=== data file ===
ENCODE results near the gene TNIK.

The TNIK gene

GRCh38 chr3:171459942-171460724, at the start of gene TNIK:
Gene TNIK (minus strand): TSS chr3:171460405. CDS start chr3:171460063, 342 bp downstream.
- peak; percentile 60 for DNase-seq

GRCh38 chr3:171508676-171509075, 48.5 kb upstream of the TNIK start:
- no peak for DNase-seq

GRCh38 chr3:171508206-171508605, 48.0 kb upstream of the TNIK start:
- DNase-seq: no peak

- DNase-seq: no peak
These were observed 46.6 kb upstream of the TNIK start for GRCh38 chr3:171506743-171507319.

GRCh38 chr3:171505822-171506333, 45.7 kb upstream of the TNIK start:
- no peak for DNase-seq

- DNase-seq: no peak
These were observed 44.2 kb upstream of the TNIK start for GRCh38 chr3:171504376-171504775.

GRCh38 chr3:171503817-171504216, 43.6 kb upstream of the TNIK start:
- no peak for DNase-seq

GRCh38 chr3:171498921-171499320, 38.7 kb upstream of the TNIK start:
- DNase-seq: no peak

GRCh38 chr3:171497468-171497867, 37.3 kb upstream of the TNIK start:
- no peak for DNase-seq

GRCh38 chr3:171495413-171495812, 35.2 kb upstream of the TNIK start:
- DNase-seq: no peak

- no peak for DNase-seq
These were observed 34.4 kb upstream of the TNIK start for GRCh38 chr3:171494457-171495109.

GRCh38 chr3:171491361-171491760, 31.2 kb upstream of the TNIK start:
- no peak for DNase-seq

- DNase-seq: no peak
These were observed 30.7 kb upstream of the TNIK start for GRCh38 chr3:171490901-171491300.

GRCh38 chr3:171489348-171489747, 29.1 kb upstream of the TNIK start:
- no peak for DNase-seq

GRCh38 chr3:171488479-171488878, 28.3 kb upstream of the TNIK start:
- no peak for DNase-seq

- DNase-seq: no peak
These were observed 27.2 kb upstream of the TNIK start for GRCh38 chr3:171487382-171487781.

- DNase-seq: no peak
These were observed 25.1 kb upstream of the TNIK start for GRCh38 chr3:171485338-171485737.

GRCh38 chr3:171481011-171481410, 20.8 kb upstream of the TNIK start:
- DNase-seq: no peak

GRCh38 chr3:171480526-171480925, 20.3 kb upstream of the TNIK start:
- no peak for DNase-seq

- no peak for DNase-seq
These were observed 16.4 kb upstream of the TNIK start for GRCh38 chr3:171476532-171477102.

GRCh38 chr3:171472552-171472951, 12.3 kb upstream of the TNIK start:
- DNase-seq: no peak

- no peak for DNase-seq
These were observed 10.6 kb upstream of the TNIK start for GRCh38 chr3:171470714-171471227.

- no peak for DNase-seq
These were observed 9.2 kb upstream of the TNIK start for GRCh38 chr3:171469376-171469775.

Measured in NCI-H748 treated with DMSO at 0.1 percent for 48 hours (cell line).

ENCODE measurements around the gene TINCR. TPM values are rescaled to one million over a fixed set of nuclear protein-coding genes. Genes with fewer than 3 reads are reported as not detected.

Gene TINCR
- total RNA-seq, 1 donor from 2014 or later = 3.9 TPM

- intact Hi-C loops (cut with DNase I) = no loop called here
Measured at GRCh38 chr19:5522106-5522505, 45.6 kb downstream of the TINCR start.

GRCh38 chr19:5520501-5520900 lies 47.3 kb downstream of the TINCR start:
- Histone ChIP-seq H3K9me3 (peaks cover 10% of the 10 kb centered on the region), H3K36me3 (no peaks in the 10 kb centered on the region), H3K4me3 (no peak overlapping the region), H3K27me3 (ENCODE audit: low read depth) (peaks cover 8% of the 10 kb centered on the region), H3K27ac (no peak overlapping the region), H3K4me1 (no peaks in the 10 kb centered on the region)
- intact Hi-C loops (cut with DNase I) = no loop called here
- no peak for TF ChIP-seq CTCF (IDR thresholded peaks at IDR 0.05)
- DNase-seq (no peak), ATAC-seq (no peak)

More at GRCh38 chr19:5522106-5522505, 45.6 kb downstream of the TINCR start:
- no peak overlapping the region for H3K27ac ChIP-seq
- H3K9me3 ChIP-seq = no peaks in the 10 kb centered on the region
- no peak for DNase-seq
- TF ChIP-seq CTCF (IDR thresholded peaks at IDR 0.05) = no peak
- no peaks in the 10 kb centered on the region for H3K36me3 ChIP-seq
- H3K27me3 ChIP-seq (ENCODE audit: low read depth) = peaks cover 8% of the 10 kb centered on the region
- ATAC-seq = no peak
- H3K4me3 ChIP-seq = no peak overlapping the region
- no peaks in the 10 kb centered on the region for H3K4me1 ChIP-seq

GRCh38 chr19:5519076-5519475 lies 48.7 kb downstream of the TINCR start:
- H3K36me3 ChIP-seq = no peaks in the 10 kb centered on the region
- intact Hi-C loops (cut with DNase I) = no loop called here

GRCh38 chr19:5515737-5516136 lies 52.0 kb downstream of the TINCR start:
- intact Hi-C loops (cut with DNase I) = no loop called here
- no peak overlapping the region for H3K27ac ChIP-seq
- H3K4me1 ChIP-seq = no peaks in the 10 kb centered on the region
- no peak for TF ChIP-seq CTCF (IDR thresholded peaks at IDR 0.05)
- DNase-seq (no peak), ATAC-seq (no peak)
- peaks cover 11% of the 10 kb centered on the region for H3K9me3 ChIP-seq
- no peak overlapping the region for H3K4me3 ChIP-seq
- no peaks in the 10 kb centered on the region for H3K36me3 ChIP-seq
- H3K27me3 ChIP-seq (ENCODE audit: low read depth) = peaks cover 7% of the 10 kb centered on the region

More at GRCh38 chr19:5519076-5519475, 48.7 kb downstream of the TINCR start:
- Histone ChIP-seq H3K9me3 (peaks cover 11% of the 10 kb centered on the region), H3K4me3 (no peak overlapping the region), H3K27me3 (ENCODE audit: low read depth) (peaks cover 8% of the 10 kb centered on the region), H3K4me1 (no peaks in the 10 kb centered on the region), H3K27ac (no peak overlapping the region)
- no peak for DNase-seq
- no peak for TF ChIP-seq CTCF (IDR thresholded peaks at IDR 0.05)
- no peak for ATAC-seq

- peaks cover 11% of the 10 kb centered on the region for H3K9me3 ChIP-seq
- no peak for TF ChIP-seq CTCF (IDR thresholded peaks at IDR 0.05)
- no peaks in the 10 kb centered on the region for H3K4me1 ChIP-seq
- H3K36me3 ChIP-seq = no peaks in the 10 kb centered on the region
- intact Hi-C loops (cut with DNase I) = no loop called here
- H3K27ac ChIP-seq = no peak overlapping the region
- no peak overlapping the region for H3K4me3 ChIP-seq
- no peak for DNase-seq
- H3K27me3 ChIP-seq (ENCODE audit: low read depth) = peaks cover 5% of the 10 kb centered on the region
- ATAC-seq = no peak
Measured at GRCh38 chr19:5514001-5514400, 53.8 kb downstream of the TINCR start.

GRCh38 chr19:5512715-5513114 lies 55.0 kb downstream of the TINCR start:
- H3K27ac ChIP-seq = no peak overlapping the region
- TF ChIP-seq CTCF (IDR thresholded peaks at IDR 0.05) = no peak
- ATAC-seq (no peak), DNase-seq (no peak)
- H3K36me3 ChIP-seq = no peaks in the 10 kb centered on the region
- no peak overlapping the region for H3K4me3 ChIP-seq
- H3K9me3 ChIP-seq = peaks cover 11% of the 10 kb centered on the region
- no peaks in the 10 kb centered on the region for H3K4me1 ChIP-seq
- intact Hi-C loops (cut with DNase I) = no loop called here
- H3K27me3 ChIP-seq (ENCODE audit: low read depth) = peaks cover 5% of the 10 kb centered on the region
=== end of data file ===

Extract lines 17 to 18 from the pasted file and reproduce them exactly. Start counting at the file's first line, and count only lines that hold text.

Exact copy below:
- no peak for DNase-seq

GRCh38 chr3:171498921-171499320, 38.7 kb upstream of the TNIK start: